Here’s another example, if you’re new on the job with lots to learn, take few minutes to identify the area you feel the most pressure to deliver on. Identify a core item you can learn and use to improve that specific area on the job. After you’ve done this filtering, then go find a mentor to guide your learning that ONE thing. If you learn other things great!

3 KNOW THE TIME YOU NEED

This third and final filter will likely be one of the most practical tools for both you and your mentor DURING your mentorship. Before we identify a mentor to help us learn, we need to get a clear idea of just how long it may take you to learn it. A couple of hours? Days? Maybe months? My point is that Formal Mentorship should never have an indefinite timeline. That can turn into a dreadful thing for both parties. Whenever we’re entering into a mentoring relationship we should always establish a clear timeline.

If you’re both able to commit to an hour meeting once a month and you know you’ll need at least 3 hours to fully learn the idea or topic well, ask for four meetings. The fourth will reduce the pressure on the first three and allow room for flexibility.

THE POCKET POTENTIAL

Since mentorship is such an integral part of continuing to develop as a leader, we should have a tool or filter for how to successfully choose a mentor for ourselves. The following three are my filters.

  1. Know how you learn best
  2. Know what you want to learn
  3. Know the time you need

Thanks for reading and I hope you enjoyed this post. If you did, be sure to share it with a friend and follow this blog by signing up with your email. Also, if you have other ideas about great practices of self-leadership leave a comment! I’d love to learn from you!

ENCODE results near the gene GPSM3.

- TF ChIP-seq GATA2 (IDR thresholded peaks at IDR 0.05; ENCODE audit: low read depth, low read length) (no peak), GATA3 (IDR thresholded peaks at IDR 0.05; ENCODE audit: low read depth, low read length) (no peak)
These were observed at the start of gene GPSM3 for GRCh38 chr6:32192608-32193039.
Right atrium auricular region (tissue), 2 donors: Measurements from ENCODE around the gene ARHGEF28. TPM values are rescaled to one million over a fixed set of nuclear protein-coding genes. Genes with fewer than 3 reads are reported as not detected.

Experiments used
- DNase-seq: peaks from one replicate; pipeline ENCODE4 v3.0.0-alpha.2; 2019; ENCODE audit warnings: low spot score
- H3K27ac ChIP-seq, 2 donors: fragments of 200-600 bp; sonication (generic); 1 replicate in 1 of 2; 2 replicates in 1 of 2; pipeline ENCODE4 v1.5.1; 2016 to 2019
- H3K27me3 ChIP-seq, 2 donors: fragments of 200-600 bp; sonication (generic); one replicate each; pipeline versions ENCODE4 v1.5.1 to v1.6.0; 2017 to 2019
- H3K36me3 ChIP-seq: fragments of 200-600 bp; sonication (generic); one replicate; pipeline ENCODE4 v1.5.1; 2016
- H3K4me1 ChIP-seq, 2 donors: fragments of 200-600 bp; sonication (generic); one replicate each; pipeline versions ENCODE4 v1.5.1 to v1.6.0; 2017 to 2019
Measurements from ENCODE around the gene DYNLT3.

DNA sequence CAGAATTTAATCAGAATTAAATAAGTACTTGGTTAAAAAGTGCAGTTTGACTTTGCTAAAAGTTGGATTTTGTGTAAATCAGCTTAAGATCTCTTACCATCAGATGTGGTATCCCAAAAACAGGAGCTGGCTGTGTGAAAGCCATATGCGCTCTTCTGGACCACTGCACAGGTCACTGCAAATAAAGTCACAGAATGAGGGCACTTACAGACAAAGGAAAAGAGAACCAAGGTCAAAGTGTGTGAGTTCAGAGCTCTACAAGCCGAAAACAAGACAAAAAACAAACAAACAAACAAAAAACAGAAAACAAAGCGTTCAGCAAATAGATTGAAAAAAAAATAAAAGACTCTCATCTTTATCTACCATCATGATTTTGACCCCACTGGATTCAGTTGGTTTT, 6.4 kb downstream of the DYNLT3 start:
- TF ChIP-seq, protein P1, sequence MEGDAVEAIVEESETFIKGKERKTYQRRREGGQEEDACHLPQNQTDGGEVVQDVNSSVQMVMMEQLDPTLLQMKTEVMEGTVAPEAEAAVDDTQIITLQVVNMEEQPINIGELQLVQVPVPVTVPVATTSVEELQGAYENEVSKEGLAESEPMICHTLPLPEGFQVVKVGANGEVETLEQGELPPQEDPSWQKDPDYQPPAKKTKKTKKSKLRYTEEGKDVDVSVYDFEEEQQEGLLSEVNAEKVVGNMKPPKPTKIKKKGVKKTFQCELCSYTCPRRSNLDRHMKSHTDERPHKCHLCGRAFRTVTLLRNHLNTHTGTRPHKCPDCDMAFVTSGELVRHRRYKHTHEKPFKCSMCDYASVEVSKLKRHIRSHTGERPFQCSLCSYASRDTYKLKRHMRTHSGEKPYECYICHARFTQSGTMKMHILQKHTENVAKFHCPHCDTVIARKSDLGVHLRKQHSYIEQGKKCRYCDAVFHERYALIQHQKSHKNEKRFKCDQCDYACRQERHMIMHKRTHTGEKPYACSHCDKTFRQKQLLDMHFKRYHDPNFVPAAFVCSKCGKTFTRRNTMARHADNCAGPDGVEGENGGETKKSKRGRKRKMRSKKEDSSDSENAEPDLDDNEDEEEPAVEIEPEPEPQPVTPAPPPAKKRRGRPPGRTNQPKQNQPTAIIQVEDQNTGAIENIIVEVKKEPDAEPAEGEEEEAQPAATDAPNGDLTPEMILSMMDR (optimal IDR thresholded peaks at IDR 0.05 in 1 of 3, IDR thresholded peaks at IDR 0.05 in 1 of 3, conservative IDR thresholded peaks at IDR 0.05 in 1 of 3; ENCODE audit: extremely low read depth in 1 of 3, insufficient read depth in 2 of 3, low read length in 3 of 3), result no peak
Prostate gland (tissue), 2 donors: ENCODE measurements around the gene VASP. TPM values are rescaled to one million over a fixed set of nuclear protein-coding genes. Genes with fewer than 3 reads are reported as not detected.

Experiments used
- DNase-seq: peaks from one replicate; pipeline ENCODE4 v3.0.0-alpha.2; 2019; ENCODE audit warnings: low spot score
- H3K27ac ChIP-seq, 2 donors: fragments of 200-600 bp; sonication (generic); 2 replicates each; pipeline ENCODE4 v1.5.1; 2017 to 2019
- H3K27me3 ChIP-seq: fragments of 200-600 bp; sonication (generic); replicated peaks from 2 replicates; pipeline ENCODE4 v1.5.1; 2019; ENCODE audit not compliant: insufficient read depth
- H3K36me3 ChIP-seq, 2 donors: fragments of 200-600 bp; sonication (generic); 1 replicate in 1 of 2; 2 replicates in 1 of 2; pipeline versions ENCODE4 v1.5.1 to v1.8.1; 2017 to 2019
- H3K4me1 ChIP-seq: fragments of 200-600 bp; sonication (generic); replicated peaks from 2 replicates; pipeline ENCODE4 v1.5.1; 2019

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When it comes to self-leadership, people get frustrated with themselves very easily, and rightfully so. It’s REALLY hard sometimes! It also doesn’t help that people who seem to do it well, do a poor job at helping the rest of us grow in it. They often give us the practices they use to maintain healthy self-leadership but not how they got to dig deep roots in the very importance of it.

Today, I’m going to give you the secret sauce and the King of the Jungle is going to help.

The King of the Jungle.

The Lion is championed as the King of the Jungle, and rightly so. Lions are fierce, powerful and yet still beautiful creatures. The first and foremost reason lions get this title is the mane that male lions develop as they mature. It’s recognized as their crown. The second is that they remain at the top of the food chain because they are willing to take on prey much bigger than they are.

This characteristic of being willing to take on prey sometimes more than 6 times their size has caused people to think of them as fearless or courageous animals. I think the truth is that they’re just stubborn. They see a meal that they are determined to have and are unwilling to let it slip from their grasp without a fight.

“Stubbornness is the secret sauce of self-leadership.”

Great Leaders Are Stubborn